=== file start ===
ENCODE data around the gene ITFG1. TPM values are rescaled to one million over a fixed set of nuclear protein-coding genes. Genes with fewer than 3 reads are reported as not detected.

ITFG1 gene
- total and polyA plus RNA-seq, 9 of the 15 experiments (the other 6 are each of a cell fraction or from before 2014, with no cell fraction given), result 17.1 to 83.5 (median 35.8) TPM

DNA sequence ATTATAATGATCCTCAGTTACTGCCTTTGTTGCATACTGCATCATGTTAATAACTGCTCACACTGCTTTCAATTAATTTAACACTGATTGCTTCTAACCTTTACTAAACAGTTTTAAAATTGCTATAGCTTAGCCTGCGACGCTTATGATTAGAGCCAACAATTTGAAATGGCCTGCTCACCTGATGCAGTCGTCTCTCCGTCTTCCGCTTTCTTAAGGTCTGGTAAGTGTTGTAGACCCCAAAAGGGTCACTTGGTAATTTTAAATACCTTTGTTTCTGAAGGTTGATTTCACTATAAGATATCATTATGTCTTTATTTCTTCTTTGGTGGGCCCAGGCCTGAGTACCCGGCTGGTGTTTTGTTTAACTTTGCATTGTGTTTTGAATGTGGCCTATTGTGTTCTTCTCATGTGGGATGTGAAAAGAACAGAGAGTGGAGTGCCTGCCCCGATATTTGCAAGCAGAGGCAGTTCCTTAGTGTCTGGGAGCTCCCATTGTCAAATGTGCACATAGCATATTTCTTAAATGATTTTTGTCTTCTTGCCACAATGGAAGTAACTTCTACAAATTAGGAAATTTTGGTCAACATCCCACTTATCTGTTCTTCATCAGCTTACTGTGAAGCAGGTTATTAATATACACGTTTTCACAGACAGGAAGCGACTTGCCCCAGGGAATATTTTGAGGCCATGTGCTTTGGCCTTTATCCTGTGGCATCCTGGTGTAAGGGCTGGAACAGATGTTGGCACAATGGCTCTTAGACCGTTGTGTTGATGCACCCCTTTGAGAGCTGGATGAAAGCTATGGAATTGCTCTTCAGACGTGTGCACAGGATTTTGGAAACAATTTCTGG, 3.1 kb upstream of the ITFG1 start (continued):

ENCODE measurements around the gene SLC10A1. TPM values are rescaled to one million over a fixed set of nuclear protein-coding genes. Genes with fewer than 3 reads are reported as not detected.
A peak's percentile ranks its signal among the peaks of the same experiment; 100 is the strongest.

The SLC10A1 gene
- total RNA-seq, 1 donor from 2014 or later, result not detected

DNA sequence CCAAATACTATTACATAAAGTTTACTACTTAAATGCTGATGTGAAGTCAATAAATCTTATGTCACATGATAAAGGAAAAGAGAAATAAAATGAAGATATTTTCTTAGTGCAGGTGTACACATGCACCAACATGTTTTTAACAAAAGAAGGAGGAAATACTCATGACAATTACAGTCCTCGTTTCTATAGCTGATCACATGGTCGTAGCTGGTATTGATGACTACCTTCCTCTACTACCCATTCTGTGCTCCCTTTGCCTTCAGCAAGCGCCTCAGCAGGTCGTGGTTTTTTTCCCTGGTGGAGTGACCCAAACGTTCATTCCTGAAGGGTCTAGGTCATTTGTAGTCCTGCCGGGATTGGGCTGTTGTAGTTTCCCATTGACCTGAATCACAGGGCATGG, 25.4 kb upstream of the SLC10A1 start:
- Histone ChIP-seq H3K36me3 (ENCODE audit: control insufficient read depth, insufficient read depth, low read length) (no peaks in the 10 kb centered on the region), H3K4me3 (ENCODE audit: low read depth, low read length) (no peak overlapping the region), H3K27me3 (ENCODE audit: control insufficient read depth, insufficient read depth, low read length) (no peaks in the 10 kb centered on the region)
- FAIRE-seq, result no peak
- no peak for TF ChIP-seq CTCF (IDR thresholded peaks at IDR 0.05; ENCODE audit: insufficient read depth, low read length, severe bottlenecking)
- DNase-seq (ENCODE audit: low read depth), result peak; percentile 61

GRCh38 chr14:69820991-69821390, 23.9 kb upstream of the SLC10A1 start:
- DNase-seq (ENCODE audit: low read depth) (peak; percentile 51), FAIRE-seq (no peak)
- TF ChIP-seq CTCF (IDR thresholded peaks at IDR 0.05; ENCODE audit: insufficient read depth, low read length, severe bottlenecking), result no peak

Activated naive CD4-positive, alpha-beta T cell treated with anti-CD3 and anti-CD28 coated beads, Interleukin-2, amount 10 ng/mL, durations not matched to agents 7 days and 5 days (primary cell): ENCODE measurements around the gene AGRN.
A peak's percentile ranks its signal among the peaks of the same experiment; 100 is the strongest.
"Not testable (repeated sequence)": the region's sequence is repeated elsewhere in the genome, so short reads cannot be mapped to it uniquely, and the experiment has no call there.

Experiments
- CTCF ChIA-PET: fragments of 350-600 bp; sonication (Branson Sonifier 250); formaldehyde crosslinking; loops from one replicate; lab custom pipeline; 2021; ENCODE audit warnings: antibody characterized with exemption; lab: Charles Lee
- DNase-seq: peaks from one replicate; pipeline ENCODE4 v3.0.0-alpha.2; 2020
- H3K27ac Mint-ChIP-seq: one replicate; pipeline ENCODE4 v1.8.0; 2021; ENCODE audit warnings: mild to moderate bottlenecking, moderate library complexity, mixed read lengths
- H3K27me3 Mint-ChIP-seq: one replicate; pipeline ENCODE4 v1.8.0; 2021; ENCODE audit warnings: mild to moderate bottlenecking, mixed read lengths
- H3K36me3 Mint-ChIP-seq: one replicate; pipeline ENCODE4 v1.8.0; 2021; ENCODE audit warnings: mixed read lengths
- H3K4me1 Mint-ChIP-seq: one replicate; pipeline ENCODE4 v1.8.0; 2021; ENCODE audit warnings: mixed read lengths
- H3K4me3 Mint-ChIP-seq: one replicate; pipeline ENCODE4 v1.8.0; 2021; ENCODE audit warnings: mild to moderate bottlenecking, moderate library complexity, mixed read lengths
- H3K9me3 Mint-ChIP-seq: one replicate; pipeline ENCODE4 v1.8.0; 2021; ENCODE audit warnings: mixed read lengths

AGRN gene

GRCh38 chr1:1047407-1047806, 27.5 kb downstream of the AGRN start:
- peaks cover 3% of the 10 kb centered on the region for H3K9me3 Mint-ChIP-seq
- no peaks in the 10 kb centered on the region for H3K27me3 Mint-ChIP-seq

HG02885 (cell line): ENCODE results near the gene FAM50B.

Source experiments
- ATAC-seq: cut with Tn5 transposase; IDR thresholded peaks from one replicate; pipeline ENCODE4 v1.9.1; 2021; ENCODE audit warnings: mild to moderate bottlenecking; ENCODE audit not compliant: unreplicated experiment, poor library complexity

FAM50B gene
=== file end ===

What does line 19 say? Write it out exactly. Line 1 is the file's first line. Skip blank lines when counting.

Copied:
"Not testable (repeated sequence)": the region's sequence is repeated elsewhere in the genome, so short reads cannot be mapped to it uniquely, and the experiment has no call there.